A week of quiet
It is one of my favourite times of year in the garden at the moment. I’ve been ignoring my gardening to do list, instead I am focused on growth that is occurring in the garden. Flower beds are filling with a green that is so fresh as perennials start to emerge. It feels like things are growing over night. Buds are forming on the roses. Delphinium spires are appearing and yes also a few obnoxious weeds. The thing that I like most about this time of year is that things are starting to grow into each other. Forming a mass of foliage and shortly a mass of flowers. Bees love mass plantings, it is makes foraging a one stop shop. I have plans to plant things in mass going forward to help make life easier for them. I notice that catnips of various sorts are flowering. They are a quiet warm up to what is coming. I loving watching a season unfolding.
“Normalise going into a healing cocoon where you disappear for a period of time to be alone, read, listen to podcasts, learn to set boundaries and spend time in nature.
You’ll be a completely different human being when you emerge”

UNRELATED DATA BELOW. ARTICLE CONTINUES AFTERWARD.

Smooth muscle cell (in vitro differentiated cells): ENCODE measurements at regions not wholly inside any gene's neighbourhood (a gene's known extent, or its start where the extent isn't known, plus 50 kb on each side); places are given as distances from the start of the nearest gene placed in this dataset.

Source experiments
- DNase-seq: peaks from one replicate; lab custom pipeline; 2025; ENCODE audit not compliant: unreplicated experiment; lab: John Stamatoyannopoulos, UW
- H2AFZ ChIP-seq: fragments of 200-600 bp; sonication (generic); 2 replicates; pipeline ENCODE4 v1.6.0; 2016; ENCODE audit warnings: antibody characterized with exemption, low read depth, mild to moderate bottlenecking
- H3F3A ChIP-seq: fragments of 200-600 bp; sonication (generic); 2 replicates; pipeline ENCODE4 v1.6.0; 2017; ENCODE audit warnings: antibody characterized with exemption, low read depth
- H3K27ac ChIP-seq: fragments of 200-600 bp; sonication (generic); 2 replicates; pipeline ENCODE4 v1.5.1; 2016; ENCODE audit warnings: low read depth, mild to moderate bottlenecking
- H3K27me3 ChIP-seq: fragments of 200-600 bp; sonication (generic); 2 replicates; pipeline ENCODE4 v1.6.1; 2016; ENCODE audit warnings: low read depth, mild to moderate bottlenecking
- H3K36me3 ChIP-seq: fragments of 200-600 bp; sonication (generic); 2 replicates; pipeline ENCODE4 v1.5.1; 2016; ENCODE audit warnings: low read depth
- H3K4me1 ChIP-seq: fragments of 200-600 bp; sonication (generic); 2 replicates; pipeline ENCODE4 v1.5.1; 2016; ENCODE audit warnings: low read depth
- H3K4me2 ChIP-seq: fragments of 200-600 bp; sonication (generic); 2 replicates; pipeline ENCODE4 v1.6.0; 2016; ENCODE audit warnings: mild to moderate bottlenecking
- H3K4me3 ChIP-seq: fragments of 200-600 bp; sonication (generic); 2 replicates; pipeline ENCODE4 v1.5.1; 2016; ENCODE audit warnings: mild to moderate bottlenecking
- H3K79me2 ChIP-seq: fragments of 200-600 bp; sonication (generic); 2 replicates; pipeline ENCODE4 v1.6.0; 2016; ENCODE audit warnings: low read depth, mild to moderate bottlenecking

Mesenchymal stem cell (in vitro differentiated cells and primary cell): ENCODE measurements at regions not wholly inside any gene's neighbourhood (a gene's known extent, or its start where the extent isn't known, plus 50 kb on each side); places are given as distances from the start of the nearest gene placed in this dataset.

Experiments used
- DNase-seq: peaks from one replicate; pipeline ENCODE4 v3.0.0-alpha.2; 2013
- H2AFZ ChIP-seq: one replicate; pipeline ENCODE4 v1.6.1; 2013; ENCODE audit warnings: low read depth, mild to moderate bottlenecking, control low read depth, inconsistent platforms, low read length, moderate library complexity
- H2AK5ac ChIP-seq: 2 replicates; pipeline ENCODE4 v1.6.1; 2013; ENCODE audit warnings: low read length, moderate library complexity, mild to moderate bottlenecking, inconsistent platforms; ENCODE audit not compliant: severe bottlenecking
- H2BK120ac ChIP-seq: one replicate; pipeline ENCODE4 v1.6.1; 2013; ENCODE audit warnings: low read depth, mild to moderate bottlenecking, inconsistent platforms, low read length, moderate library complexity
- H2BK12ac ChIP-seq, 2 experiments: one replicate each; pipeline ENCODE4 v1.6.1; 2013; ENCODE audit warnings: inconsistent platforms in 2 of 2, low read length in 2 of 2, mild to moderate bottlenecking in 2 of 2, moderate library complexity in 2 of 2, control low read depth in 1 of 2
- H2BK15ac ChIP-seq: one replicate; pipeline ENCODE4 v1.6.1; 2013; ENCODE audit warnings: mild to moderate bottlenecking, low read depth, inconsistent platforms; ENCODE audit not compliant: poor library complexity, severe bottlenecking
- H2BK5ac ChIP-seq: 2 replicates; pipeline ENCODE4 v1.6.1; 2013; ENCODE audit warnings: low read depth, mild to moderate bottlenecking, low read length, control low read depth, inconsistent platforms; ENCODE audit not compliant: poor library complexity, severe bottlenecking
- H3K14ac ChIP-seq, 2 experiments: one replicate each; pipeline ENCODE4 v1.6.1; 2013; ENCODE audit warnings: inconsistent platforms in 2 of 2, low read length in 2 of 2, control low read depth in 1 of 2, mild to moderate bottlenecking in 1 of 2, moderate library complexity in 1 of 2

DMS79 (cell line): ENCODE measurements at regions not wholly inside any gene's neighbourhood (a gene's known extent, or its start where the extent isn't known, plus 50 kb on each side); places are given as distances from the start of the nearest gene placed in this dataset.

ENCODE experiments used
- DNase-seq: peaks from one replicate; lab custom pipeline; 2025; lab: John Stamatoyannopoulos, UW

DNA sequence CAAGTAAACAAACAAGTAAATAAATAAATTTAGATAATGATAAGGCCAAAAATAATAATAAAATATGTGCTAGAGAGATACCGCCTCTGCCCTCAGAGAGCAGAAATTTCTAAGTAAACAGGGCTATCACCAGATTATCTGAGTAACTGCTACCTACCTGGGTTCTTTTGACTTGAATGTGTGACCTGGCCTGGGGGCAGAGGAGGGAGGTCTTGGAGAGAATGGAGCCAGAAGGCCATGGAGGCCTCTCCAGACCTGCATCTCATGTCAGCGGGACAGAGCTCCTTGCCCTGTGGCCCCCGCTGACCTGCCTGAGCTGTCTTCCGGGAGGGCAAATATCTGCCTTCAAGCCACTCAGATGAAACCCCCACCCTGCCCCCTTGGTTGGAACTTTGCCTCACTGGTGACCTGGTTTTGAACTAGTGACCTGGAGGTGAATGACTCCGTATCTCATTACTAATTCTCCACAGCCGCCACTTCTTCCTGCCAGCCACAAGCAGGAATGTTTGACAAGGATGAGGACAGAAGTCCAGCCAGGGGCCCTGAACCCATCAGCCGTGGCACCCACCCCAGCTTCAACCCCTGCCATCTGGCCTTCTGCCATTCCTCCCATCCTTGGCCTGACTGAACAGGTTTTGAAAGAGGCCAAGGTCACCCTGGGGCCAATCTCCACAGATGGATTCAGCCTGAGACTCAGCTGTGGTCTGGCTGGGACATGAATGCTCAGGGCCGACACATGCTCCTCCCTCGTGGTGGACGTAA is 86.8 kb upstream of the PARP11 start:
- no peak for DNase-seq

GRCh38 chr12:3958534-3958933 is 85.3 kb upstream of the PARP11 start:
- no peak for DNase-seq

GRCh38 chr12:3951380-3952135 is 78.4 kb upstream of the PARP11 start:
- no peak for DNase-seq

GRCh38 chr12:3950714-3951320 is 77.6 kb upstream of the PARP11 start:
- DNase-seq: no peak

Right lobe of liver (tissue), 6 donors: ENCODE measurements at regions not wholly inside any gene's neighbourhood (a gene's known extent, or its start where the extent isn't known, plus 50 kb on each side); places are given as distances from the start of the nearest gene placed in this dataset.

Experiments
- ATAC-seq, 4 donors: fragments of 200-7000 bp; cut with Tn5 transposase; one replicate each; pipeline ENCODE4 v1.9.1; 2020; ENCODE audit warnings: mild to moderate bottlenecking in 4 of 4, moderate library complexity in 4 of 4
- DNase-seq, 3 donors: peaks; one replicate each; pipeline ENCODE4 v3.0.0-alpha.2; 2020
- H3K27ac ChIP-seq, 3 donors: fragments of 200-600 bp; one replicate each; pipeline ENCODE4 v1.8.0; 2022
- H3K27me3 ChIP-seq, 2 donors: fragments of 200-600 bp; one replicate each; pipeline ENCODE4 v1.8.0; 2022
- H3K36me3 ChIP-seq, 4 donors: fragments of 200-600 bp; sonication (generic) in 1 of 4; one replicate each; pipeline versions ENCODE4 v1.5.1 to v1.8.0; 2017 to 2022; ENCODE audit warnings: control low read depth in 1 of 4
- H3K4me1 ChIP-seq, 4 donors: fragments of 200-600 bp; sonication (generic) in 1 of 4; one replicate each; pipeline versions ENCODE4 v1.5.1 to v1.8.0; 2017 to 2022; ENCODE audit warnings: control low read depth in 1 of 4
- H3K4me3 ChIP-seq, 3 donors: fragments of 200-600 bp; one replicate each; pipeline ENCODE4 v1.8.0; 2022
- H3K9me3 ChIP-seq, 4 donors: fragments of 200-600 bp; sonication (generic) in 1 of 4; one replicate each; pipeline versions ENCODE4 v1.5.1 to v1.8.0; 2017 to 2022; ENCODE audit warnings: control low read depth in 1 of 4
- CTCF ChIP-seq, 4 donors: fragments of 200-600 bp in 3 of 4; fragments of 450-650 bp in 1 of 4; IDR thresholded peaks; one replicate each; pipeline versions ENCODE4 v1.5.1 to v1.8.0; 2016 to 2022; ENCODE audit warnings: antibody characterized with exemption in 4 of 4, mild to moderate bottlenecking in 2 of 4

I’ve spent the week cocooning. I’ve been in the house by myself. For the first time in a long time it has been just me and the dogs. We have a quiet rhythm the three of us and I embrace the cocooning tasks of reading, listening and spending time in nature. I want more of this. It feels like a much needed breath of fresh air.
I look across the lawn under the washing line, in a space I hoped dogs, humans and birds would avoid. Thankfully it has worked. Seedlings are residing here, hardening off outside before I plant them in the garden hopefully this weekend. Actually if I am honest the number of seedlings I have it is very unlikely they will be all be planted this weekend. There are a lot and I don’t think I have the stamina. This year I’ve decided to adopt a remove a weed and plant approach. The more I read and learn about gardening the more I want to try and avoid having bare soil. I want my garden to be full and every inch of soil covered with goodness.
“The best gardening, as I see it, achieves a tapestry of plants. All units touch or intermingle and no canvas shows through”